Could pilots, cabin crew and ground staff be prohibited from striking?

The seven-day strike by leading unions at South African Airways (SAA) representing cabin crew, ground staff and technical staff who are demanding an 8% pay hike, has raised calls from some political quarters to declare aviation an essential service.

Any application to the Essential Services Committee to have the whole or any part of the aviation services declared an essential service is unlikely to succeed – but in very particular circumstances it could be argued as an essential service.

The effect of being declared an Essential Service is that such declaration would severely restrict the employees' covered by the declaration ability to strike – such strike would be unlawful. Employees and their employers would be forced to go to arbitration over pay hikes.

Under Section 23(2)( c ) of the South African Constitution, and Section 64 of the Labour Relations Act, all employees have the right to strike. However, the right is not absolute. Section 65(1)( d ) of the LRA states that no person engaged in an essential service may strike.

Section 213 of the Labour Relations Act defines an “essential service” as “a service the interruption of which would endanger the life, personal safety or health of the whole or any part of the population”. The only two essential services mentioned in the act are the police services and Parliamentary services.

Economic harm resulting from a strike is not sufficient grounds to declare a service essential. For example, an attempt a few years ago to interdict striking employees responsible for delivering cash to ATMs on the grounds that they were delivering an essential service was unsuccessful.

The services rendered by commercial pilots, cabin crew and technicians would in most situations not satisfy the criteria to be classified as an essential service. These criteria, which are internationally recognized, require that satisfactory proof is provided to demonstrate that a strike- which interrupted the service- would result in the endangerment of the life, personal health or safety of the whole or part of the population. Equally important is that there are numerous alternatives transportation options to South African Airways including a number of airline competitors, road and rail transportation.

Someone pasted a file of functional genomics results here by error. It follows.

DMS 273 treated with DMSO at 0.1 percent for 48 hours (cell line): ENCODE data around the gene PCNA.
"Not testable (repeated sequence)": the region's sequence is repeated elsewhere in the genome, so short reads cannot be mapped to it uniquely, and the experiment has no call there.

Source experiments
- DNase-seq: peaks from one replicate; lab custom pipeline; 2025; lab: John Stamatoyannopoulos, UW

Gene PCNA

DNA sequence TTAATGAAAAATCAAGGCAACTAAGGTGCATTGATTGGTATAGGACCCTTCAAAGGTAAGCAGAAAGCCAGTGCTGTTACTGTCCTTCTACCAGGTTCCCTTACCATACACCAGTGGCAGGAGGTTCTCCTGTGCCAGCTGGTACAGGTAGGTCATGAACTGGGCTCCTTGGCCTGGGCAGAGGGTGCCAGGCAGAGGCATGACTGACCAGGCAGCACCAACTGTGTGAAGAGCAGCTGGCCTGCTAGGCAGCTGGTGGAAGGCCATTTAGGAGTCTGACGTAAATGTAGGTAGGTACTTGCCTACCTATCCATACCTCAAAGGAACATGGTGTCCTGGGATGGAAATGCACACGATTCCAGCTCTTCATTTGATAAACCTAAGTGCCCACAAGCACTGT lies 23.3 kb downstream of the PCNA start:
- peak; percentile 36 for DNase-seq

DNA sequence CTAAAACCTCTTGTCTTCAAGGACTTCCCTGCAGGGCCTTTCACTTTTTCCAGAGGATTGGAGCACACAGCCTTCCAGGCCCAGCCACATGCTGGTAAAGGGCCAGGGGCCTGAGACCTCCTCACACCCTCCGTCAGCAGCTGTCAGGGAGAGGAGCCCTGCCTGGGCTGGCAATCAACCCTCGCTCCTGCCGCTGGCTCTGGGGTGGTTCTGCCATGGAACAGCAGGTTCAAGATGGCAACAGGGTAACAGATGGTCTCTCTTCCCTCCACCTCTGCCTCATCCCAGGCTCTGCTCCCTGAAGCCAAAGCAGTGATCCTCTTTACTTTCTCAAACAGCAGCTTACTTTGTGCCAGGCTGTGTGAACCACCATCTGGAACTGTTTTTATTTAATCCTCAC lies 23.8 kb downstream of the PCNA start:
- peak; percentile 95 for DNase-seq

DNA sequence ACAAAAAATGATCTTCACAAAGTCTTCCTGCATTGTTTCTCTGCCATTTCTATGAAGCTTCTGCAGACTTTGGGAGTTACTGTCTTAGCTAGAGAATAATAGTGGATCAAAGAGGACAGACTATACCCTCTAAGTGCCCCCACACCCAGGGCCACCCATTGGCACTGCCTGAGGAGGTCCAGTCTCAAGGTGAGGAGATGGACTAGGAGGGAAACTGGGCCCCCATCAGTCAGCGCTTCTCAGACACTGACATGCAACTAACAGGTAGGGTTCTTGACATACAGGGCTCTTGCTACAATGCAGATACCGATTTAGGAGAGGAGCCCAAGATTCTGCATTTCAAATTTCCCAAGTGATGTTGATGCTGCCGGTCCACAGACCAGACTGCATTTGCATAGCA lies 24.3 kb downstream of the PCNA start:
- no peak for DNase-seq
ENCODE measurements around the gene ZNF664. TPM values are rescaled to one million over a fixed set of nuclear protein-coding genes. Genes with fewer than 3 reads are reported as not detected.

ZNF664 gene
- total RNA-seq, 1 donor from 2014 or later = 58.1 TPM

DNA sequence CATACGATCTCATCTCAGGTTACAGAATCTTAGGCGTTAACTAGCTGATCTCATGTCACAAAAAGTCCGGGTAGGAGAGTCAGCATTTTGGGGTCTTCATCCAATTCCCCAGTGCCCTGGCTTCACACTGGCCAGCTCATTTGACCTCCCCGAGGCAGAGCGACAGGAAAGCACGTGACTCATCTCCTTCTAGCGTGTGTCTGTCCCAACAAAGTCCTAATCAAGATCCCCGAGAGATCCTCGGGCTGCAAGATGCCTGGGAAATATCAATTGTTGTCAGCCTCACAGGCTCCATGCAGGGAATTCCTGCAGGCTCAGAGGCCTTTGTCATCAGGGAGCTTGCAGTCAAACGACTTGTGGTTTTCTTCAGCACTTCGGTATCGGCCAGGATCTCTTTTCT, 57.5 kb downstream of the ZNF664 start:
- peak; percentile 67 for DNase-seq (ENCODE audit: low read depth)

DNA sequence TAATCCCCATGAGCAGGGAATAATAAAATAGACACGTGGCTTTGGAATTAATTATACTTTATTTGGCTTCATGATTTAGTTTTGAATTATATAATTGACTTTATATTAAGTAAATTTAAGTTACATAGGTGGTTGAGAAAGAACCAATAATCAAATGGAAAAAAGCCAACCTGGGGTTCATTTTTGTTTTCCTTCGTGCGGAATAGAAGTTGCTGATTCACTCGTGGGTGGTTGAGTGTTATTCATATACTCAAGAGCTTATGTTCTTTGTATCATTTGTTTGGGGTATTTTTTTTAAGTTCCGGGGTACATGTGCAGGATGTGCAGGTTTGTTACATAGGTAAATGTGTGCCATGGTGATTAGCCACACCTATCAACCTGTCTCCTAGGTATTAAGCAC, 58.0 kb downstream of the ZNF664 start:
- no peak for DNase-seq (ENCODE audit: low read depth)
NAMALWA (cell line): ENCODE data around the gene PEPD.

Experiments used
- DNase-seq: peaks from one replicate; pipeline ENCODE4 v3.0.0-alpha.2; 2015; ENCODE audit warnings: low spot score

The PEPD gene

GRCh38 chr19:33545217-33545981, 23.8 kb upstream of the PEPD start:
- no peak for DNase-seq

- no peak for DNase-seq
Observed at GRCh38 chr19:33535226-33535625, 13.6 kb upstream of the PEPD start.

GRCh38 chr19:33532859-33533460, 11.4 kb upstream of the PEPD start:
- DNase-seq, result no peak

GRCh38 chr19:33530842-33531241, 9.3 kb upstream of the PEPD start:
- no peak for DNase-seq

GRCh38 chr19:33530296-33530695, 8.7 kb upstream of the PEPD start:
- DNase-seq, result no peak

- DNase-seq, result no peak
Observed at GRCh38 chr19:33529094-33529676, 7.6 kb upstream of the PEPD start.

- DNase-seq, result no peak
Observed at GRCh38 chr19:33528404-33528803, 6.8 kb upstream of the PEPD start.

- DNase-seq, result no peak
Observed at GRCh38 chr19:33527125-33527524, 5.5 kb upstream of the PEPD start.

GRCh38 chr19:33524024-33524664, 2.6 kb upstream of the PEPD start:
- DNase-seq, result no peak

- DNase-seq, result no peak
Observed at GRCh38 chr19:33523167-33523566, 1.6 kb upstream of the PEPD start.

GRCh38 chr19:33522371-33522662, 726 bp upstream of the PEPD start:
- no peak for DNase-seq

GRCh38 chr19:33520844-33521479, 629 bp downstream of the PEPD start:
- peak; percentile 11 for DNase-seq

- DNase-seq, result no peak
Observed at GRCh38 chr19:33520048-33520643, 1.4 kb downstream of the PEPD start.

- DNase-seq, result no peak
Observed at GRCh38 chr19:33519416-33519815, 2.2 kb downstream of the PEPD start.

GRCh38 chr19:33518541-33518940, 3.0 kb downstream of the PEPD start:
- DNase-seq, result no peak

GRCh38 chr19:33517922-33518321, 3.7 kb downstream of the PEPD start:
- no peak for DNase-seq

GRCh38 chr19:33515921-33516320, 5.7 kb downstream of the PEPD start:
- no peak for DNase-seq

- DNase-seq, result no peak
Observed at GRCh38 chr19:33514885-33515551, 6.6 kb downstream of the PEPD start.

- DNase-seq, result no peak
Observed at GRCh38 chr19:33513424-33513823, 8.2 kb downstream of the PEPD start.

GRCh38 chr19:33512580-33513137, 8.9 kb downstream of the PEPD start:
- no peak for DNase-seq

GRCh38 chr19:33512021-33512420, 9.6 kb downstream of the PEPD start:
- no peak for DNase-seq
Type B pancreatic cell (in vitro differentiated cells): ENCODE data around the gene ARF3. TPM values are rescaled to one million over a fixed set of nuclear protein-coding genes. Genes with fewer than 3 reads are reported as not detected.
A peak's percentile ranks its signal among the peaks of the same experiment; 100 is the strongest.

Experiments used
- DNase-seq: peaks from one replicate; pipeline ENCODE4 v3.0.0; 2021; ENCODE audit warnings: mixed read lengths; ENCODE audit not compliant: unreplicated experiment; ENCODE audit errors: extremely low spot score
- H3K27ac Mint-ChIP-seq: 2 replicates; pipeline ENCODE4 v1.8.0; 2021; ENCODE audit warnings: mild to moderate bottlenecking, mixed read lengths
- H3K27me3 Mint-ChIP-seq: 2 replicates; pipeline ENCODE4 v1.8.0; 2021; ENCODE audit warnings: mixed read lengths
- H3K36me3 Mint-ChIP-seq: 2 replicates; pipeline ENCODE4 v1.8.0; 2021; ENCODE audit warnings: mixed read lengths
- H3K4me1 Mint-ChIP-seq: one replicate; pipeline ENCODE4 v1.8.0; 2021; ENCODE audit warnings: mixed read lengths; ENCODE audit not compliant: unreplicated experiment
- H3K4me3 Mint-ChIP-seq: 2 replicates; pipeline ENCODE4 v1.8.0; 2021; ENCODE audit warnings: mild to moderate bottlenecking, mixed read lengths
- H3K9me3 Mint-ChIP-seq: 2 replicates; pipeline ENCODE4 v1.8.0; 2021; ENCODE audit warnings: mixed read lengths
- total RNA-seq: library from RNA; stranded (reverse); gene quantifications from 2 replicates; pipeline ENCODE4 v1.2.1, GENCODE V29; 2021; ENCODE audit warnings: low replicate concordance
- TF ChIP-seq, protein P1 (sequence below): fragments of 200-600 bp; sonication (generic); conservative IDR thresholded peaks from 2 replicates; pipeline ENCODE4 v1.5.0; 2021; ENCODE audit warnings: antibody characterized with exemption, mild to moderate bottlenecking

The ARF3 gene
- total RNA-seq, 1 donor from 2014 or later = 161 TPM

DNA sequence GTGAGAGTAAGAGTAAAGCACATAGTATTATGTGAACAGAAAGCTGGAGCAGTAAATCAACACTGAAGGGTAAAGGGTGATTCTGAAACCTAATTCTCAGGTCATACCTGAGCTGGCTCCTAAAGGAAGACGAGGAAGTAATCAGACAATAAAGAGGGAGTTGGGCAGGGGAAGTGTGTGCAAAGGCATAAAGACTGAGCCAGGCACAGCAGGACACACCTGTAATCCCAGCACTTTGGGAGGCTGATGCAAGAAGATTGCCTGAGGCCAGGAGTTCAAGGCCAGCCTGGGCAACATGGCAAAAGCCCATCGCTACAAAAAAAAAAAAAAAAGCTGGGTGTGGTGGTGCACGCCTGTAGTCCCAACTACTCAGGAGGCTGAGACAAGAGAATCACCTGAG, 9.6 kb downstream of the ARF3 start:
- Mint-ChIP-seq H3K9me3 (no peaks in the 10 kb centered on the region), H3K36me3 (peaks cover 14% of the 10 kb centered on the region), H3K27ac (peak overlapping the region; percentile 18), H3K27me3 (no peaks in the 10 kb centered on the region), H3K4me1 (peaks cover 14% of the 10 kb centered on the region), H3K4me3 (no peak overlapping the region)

On the other hand, air traffic controllers perform a service which without a doubt is an essential service, as should such employees engage in any form of industrial action, such interruption would endanger the life, personal health or safety of the whole or part of the population.

Another aspect to consider is that the airline industry and flying in particular is highly regulated by local and international aviation regulations which are strictly enforced by the authorities. SAA pilots are not on strike, but for example if the flight deck crew reported for work and the cabin crew did not because they were on strike, civil aviation laws would prevent such a flight from taking place, as cabin crew are an integral component of safety on board and are required on every passenger flight. This is also the position where technical staff are required to sign off on the safety of the aircraft before every flight, and if there is no sign off such flight cannot take off.

The concept of essential services is not fixed. A non-essential service may become essential if a strike lasts beyond a certain time or extends beyond a certain scope. At that point it may endanger the life, personal safety or health of the whole or part of the population. For example, if no airlines were operating and pilots and cabin crew were needed to transport urgently needed medicine/food/critically ill patients, then it could be argued they are performing an essential service and should be prohibited from ​striking.